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Arthur Burgess
Dates: British, ?1844 - 1887
Biographical Account:

Arthur Burgess was a wood engraver who asked John Ruskin for illustration work. Ruskin, who wanted to give Burgess employment away from London’s commercial trade, first employed him in 1860 to re-engrave botanical illustrations from the historic Danish book, Flora Danica so that he could use them to illustrate Proserpine, his book on botany. In the following years, Burgess worked with Ruskin in Verona where he drew praise from Ruskin for his drawings in black and white. He also made enlarged diagrams for Ruskin at Oxford so that Ruskin could illustrate his lectures with them.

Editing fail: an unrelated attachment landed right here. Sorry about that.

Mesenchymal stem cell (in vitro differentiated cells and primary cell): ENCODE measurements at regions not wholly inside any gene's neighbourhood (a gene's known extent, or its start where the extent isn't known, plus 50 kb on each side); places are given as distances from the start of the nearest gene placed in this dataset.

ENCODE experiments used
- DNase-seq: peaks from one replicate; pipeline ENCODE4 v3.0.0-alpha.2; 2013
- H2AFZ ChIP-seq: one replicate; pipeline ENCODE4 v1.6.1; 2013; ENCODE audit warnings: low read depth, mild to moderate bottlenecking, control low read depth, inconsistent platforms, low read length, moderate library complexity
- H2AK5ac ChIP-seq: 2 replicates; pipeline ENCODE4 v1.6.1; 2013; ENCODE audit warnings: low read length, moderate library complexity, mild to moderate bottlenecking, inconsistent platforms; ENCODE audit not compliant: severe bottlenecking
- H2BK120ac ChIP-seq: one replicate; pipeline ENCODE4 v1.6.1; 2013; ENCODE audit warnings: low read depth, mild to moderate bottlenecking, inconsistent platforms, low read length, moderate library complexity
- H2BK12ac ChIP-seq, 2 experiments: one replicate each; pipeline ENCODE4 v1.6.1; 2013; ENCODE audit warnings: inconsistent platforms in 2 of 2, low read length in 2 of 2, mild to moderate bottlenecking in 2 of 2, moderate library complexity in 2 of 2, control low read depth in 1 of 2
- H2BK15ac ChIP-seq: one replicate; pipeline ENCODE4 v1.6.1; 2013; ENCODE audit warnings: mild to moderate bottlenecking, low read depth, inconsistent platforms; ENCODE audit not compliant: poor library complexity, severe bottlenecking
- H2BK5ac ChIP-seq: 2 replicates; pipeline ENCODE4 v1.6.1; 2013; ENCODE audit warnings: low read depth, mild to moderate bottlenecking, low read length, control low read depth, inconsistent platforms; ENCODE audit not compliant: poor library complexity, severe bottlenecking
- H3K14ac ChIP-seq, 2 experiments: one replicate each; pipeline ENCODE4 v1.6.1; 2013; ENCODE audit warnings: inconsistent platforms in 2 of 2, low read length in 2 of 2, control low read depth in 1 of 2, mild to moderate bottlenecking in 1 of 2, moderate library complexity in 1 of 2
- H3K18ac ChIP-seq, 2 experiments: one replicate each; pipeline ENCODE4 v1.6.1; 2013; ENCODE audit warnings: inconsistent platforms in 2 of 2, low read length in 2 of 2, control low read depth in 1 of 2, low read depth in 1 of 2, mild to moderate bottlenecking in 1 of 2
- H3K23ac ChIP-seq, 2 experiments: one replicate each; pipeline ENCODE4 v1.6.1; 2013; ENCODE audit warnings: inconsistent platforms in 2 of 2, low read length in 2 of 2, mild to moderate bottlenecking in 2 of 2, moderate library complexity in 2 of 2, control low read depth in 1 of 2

Although Burgess was not an original ‘artist’, Ruskin described him as ‘such a draughtsman …as I never knew the match of, with gifts of mechanical ingenuity and mathematical intelligence in the highest degree precious to me.’ Like Ruskin, Burgess appeared to suffer from depression and seems to have received from Ruskin a degree of sympathy, friendship and understanding that was unusual in him.

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